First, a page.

2013-03-14 / Front Page

Islander sets sights on national math olympiad team

Sam Hollister is a junior at North Kingstown High

SAM HOLLISTER SAM HOLLISTER Sam Hollister is an accomplished young man. The Jamestown resident is not only well known as a classically trained pianist, but he is also gaining renown for his skills as a mathematician.

Sam recently qualified to participate in the 31st annual American Invitational Mathematics Examination that takes place Thursday, March 14. To qualify for the competition, a junior or senior must score in the top 5 percent of students across the nation in the American Mathematics Competition, a 25-question, 75-minute multiple choice exam that can be understood and solved with precalculus concepts. Approximately 6,000 students qualified nationwide, with only 13 from Rhode Island making it to the next level.

The American Invitational Mathematics Examination was established in 1973 to provide an intermediate step between the American Mathematics Competition and the USA Mathematical Olympiad. All three are administered by the Mathematic Association of America.

The exam that Sam will take will consist of 15 questions. He will have three hours to complete it, without the use of a calculator. Students who score highest will have the opportunity to be part of the olympiad team that will represent the nation at the premier worldwide competition, the International Mathematical Olympiad.

According to North Kingstown Principal Tom Kenworthy, about 100 students at the school participated in the American Mathematics Competition. Sam was the only entrant who advanced, although others will receive awards in different categories. He said that Sam was the first North Kingstown student to reach this level in approximately five years.

“To make the final round is very rare,” said Kenworthy, “and quite an honor.”

Sam, a junior, is a year ahead of the other students in his math class. He began taking calculus as a sophomore, something that is usually reserved for juniors and seniors. He said he has been preparing for the exam by making use of the competition’s website. The site has all the questions that were posed on previous exams.

“I printed out 15 of them, the equivalent of the entire test,” Sam said. “I’ve been going through them as quickly as I can because I only have 12 minutes per question, and they’re not the easiest of questions. It’s not multiple choice. The answer is a number between one and 999. There’s no guessing.”

According to Sam, the preparation has helped to ease some of the pressure involved in having to face the questions in the exam setting. The easier questions tend to come at the beginning with the harder ones following. One point is awarded for every right answer, with no points awarded for a wrong answer. A perfect score would be 15.

“Apparently getting a five or a six out of 15 is a really good score,” Sam said. “So I have pretty low expectations as to the exact numerical value of my score because it’s so difficult that even the best math people in the country aren’t expected to get every one of them.”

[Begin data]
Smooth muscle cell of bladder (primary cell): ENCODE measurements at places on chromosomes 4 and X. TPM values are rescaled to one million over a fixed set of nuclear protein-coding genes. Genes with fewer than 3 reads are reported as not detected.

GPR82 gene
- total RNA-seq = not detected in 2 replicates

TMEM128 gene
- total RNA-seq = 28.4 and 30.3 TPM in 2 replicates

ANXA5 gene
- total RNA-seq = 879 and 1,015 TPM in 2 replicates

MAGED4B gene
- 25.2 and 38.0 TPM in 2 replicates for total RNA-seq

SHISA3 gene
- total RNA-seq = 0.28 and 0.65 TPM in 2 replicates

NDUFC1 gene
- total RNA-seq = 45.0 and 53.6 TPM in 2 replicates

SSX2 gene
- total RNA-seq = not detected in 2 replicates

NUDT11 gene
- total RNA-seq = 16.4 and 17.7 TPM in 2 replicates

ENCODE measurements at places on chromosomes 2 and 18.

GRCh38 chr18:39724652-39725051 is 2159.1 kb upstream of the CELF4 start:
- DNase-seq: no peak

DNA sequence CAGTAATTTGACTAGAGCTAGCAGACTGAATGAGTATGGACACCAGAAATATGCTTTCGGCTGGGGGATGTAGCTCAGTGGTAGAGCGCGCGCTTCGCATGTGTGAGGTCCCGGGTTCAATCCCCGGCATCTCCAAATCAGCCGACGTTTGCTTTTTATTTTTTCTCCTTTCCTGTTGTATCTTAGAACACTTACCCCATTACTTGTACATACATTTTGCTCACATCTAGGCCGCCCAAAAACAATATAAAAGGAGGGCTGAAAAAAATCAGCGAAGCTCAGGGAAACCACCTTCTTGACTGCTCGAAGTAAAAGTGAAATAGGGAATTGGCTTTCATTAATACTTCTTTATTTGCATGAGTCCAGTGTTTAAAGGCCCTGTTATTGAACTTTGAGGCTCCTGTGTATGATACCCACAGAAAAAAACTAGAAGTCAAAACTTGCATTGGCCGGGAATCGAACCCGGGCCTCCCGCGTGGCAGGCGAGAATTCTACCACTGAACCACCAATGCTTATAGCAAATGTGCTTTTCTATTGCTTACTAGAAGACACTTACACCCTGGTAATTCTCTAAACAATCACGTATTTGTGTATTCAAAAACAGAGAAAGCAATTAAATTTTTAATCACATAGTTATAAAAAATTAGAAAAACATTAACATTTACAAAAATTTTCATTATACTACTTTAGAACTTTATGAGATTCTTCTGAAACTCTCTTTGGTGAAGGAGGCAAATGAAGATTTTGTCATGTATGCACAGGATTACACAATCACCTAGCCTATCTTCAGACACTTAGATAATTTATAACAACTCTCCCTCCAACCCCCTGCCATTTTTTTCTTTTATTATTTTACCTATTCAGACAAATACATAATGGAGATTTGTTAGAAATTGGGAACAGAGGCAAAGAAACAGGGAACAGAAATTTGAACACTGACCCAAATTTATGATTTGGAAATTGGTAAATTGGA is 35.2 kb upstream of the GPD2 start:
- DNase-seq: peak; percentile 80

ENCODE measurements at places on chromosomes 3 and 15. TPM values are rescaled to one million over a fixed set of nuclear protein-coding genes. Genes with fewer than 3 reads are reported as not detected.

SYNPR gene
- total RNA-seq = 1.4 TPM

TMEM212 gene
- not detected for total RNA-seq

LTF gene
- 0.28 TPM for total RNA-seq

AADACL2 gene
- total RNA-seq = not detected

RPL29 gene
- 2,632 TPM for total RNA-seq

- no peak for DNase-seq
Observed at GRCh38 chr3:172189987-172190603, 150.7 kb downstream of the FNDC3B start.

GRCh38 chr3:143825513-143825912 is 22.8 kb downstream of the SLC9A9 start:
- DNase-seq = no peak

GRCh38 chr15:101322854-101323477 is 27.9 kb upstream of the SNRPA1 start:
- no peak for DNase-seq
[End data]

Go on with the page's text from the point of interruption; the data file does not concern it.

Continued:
(Example: In a group of nine people each person shakes hands with exactly two of the other people from the group. Let “n” be the number of ways this handshaking can occur. Consider two handshaking arrangements different if and only if at least two people who shake hands under one arrangement do not shake hands under the other arrangement. Find the remainder when “n” is divided by 1,000.)

The platform that the test is based does not require calculus, but an understanding of precalculus is important. Sam feels that his grasp of calculus will be an important factor.

“The exam is more focused on statistical things such as probability,” he said.

Sam credits his math teachers at North Kingstown for his profi- ciency in math.

“I think the school does a great job with the math department,” he said. “The math teachers that I’ve had are the best teachers I’ve ever had. Luckily for me they are in the math department.”

Kenworthy said that math skills have been an area of focus at North Kingstown since he became principal three years ago.

“We’ve made a lot of progress, but still only 55 percent of our students scored overall proficient in math,” Kenworthy said. “We’re making steady progress. We’re well above the state average.”

A student must be either fully proficient or partially proficient in math to graduate from high school. When factoring in both of those categories, 80 percent of North Kingstown students qualify.

As if his mathematical achievements weren’t enough, Sam will compete in the annual Piano Extravaganza at the University of Rhode Island in early April. He has been playing the piano since he was 4 years old. This will be his 10th year competing in the event. He will play three pieces with a total length of about 25 minutes, without the use of sheet music. The composers he will be taking on are Beethoven, Chopin and Ginastera.

“Sam is an incredible young man,” Kenworthy said. “He’s at the top of his class academically. He was a freshman when I started and I was amazed at how talented he was. He’s just grown from there in the last few years. I wish him the best of luck in the competition. I know that he’ll do great.”

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